In the conclusion Colijn lists seven features that rise up in her study and can challenge our theology. They are: 1) Salvation is not first of all about us, but about God; 2) Salvation is based upon the whole career of Christ, not just his death; 3) Salvation requires our allegiance; 4) Salvation is fundamentally covenantal; 5) Salvation is inescapably social; 6) Salvation is transformational, not transactional; 7) Salvation is Eschatological.
Overall this is a valuable contribution that highlights the importance of salvific imagery to our theology. If there is any drawback to the volume it is that the topic of each chapter could be the subject of a separate monograph. On a number of occasions I found myself wishing she would say more. This is not a criticism of Colijn’s work but rather an acknowledgment of the importance of it. All of these are topics that need to be introduced to and understood by students. With the helpful bibliography at the end of each chapter readers will be well positioned to learn more. The chapter on Justification and Faith(fullness) is particularly praise worthy. In 21 pages she skillfully distills down the issues related to the New Perspective on Paul and the debate surrounding subjective and objective reading of genitive nouns. I have decided to require this chapter for my Introduction to the New Testament and Exegesis of Romans class.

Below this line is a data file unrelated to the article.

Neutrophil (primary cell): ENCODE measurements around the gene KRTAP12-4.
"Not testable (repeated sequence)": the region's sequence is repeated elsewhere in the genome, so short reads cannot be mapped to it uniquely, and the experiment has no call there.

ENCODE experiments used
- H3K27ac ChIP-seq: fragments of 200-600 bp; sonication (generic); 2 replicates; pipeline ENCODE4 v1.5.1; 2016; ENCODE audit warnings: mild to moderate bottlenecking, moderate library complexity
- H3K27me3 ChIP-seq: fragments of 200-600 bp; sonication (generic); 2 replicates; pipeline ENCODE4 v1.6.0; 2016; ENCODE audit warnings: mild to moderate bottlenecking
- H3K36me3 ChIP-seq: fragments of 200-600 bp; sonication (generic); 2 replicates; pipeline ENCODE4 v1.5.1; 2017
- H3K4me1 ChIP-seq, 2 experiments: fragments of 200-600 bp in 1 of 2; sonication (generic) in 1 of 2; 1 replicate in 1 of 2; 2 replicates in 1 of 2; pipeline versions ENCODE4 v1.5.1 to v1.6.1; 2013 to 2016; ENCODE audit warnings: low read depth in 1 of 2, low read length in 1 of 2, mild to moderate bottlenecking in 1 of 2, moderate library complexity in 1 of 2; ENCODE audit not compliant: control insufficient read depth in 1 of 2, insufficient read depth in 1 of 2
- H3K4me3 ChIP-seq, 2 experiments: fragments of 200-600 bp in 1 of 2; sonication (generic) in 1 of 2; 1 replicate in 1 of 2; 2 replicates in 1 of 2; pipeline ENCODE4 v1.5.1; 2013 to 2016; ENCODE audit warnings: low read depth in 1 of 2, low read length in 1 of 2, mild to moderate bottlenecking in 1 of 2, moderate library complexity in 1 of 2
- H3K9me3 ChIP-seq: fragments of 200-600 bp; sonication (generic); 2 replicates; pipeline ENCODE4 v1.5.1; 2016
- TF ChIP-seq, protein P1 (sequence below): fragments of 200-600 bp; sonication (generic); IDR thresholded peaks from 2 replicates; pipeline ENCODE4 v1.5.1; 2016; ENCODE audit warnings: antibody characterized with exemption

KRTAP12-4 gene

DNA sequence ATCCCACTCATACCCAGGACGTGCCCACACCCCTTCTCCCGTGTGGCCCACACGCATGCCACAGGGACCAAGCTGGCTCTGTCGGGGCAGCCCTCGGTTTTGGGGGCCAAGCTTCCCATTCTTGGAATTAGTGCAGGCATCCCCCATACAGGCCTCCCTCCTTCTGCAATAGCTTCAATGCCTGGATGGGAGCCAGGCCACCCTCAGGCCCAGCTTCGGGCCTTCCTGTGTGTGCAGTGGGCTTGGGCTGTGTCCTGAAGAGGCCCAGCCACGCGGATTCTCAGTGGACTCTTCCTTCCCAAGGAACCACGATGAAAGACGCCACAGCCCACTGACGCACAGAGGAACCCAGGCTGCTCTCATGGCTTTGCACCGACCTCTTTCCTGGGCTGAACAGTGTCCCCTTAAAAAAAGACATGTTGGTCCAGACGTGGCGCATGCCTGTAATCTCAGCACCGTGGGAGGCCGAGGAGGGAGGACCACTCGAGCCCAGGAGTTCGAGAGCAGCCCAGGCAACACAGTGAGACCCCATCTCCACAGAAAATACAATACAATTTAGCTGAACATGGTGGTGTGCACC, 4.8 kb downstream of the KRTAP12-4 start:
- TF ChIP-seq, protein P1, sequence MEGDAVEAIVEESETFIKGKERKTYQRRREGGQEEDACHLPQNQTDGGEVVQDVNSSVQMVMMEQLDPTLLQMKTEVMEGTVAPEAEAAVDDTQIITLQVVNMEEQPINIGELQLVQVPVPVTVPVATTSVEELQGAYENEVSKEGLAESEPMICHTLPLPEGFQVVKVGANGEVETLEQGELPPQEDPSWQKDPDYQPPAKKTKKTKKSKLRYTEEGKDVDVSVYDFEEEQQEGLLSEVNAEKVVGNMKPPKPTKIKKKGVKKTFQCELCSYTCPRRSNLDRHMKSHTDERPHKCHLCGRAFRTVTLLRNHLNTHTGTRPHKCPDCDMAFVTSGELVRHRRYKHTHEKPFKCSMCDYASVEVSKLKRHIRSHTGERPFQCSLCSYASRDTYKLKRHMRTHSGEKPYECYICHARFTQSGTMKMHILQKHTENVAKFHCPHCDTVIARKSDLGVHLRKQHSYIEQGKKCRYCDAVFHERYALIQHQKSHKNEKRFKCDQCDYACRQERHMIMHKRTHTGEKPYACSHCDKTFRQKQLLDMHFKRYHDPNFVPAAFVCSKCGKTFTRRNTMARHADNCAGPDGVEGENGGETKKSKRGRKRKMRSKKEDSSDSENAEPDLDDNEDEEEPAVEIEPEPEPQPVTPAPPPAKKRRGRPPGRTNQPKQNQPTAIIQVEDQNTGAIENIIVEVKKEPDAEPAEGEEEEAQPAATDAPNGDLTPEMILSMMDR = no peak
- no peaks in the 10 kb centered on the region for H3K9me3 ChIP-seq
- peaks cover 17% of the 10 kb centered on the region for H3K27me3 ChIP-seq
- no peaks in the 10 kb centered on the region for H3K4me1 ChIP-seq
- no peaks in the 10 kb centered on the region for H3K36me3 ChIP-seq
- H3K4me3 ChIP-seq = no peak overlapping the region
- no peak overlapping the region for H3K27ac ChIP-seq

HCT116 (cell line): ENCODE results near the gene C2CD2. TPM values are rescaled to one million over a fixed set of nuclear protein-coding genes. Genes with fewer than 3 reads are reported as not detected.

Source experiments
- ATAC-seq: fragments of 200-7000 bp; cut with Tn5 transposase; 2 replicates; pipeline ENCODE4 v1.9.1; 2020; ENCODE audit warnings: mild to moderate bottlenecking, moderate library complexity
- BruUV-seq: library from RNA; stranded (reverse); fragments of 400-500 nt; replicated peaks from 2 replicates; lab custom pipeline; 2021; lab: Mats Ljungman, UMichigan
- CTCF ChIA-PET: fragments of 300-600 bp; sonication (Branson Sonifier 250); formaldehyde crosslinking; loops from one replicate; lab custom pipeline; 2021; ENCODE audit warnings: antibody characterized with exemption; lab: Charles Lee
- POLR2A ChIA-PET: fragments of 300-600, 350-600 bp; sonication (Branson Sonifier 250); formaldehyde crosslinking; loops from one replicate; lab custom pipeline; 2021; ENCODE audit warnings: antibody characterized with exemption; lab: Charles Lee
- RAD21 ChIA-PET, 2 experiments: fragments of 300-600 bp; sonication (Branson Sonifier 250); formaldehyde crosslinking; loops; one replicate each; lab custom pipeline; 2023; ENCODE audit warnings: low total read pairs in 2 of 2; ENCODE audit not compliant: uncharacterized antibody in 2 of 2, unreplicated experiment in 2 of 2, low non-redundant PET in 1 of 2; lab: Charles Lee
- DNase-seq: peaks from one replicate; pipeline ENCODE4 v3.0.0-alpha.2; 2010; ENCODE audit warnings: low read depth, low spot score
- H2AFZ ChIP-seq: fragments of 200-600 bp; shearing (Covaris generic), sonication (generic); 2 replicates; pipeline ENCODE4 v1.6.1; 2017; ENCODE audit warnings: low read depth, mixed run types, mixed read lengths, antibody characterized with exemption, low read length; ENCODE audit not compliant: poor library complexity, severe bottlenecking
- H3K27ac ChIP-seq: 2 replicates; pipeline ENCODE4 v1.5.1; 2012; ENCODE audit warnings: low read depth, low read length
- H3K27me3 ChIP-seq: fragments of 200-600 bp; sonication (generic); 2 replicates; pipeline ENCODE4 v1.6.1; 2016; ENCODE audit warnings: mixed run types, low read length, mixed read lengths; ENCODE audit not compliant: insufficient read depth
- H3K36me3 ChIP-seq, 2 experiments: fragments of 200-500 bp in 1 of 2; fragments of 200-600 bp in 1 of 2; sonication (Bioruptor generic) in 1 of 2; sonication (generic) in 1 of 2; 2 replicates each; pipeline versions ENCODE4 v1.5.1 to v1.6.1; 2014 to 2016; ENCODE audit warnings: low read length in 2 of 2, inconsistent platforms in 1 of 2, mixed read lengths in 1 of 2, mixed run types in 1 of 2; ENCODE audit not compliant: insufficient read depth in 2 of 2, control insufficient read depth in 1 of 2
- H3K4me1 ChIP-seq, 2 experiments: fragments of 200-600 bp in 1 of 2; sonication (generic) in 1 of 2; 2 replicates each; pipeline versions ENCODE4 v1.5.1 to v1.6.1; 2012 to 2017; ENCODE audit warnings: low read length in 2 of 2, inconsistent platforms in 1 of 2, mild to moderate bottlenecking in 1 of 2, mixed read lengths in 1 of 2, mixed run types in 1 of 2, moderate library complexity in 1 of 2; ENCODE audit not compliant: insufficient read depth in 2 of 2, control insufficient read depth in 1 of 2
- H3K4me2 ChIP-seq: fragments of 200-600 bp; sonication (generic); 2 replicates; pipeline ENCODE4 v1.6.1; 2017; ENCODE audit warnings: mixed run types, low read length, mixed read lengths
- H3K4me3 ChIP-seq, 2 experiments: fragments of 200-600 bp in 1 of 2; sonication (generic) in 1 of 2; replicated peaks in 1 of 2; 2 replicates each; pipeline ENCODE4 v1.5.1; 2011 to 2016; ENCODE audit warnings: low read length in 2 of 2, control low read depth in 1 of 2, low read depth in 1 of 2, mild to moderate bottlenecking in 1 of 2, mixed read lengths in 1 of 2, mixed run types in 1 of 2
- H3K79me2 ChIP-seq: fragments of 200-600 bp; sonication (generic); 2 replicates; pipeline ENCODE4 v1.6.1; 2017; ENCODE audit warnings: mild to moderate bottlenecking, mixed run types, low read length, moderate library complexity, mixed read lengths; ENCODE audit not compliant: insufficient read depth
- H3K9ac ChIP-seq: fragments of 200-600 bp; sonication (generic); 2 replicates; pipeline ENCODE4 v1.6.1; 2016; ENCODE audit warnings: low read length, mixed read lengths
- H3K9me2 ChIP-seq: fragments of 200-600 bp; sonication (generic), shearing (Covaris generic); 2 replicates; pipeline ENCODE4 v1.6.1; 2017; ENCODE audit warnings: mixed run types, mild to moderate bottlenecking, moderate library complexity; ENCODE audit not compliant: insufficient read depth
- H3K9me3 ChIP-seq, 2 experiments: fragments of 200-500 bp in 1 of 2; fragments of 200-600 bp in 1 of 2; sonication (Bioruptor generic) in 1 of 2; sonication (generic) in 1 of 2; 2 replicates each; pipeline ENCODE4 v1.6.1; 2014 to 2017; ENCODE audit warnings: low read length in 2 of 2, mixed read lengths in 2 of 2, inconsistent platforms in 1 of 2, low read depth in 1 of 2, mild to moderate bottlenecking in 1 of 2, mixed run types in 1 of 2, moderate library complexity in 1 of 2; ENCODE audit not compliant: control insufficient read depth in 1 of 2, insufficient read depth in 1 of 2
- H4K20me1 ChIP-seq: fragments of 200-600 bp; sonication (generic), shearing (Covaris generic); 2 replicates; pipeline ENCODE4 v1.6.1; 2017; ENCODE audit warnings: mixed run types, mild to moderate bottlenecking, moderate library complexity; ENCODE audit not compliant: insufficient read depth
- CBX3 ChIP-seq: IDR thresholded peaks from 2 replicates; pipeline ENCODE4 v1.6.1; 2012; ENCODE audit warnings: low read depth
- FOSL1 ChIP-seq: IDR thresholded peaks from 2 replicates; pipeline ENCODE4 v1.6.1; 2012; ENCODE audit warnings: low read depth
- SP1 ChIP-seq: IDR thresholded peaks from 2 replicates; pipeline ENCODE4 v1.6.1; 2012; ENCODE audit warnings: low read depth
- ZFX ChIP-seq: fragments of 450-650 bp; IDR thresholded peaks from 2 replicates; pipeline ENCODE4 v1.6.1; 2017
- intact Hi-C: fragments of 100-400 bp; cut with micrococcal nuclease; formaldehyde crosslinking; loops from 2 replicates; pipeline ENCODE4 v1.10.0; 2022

Colijn wrote the book for her seminary students, but it would be accessible to the interested lay person as well. I can easily see this book being used as part of a small group discussion. I highly recommend it.
I also want to thank the folks at IVP for sending me a free copy of the book. As has been my habit on this blog in the past, I will give away a copy of the book on Friday. So stop back again on Friday for a chance to win.
Of course that means I won’t have a copy for me, so maybe they will send me another one. J